Woods falls outside, so Deppen takes over with a slap to Draper. He’s slapped back, but they pause for long enough for Deppen to come back… only to get booted away as he went for a springboard something or other. Draper measures up Deppen for a suplex, eventually landing it for a two-count, before he looked for a Magnum-KO… but LSG tags himself in, and promptly gets hot shotted to the outside. I guess Deppen’s legal again, as he’s ragdolled with a side Salto suplex attempt… Deppen grabs Draper’s leg to avoid being suplexed, but he’s just tossed aside.
Draper trash talks as Woods tried to get at him… and that distraction buys Deppen enough time to hit back, only to get dropkicked onto the apron as he was scaling the ropes. Draper superplexes Deppen back into the ring for a two-count, with Woods breaking it up, but he’s tossed outside just as quickly. A missed knee drop from Draper gets Deppen some breathing space, but Deppen has to slip out of a slam, taking himself to the floor as LSG came back in, somersaulting over Draper to hit some jabs to start a series of strikes. LSG’s a house afire as he almost put away Draper… but Woods is in with a butterfly spinning suplex to start a brief Parade of Moves, ending with a spinning back suplex from Draper to Deppen.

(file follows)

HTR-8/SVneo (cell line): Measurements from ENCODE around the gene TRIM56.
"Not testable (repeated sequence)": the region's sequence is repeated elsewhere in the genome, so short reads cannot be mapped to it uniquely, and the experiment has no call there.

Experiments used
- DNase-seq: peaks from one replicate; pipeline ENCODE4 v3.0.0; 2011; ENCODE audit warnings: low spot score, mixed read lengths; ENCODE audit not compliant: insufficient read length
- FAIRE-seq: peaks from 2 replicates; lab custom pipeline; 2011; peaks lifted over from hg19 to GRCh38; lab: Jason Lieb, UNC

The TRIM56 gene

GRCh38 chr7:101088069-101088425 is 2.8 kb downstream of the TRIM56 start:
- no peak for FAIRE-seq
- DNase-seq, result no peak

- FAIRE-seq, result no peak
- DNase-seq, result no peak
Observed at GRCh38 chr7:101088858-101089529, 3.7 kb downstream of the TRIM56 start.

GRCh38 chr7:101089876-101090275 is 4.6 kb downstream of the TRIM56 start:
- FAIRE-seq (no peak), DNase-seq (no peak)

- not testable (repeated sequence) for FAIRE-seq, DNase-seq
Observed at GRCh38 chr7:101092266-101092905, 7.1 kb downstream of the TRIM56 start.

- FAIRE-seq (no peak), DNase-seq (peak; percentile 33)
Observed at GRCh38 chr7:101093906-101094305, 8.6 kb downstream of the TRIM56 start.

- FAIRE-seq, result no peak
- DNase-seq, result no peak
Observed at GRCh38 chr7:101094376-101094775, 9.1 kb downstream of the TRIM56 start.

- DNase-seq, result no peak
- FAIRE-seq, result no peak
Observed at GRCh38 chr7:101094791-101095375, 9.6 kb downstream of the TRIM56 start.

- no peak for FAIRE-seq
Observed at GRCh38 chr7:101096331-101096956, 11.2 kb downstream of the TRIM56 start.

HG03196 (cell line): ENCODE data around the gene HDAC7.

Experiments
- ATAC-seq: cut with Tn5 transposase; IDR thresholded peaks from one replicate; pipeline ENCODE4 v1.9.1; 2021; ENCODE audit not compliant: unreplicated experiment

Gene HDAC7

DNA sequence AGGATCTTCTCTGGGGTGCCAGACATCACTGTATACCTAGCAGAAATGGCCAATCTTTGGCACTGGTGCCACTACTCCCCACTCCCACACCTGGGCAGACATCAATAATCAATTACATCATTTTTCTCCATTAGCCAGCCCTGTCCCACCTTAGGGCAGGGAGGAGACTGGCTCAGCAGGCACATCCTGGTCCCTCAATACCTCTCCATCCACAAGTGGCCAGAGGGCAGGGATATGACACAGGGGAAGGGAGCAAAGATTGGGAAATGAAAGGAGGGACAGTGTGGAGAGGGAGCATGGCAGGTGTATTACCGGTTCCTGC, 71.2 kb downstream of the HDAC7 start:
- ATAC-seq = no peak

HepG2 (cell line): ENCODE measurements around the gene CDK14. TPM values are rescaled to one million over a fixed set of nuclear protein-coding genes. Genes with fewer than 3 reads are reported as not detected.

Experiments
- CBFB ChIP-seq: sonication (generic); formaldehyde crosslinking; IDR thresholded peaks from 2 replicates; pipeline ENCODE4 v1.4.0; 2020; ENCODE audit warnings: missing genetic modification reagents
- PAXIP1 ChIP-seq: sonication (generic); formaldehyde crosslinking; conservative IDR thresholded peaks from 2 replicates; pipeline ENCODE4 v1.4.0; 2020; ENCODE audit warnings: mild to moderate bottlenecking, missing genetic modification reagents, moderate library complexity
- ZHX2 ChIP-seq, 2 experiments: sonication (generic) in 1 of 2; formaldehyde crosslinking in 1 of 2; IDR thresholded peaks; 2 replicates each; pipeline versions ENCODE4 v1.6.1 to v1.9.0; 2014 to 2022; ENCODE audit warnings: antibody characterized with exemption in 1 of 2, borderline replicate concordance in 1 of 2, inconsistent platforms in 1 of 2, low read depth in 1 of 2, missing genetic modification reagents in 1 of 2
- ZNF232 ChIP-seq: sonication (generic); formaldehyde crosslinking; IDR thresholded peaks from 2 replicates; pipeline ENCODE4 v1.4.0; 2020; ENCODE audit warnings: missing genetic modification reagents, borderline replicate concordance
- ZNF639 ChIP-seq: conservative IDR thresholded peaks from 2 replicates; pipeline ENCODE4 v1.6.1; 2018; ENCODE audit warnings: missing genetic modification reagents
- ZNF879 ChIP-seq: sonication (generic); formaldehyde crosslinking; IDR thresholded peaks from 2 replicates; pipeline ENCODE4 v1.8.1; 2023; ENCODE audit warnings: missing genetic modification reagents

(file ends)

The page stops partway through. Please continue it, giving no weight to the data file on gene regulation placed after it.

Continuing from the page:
That leaves LSG and Draper in the ring… LSG’s caught on the top rope as Draper looks for another superplex, but Woods is in to turn it into a Tower of Doom, triggering it with a German superplex. Woods is apparently legal now as he slugs it out with Draper, eventually catching Dak with a knee strike before a clothesline offered a response, with a Doctor bomb almost getting Draper the win. From the kick-out, Woods goes for a submission, but the triangle choke came to nought as Woods pushed Draper outside… LSG takes advantage with a big splash, but Woods rolls outside, as Tony Deppen was in the right place at the right time to snatch the win with a roll-up. This was fine, but the lucha rules were a little clunky in places – but I’m all in on a Deppen/Dragon title match later! **¾
We’ve promo videos for tonight’s ROH title match, with Amy Rose narrating for her La Faccion Ingobernables cohort here. There’s going to be a lot of “I was locked away” promos throughout and after this pandemic, but they’re not passe yet!